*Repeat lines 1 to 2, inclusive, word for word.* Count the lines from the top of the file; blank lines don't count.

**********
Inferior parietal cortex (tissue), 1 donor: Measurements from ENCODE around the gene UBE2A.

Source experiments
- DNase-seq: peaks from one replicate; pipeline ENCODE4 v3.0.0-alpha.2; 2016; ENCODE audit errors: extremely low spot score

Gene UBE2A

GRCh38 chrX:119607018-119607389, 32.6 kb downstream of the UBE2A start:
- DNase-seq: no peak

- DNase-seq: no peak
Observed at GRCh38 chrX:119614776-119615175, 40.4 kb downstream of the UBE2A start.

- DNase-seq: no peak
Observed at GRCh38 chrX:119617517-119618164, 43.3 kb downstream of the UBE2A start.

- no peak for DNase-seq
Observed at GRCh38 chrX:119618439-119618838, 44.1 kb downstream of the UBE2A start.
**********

Inferior parietal cortex (tissue), 1 donor: Measurements from ENCODE around the gene UBE2A.

Source experiments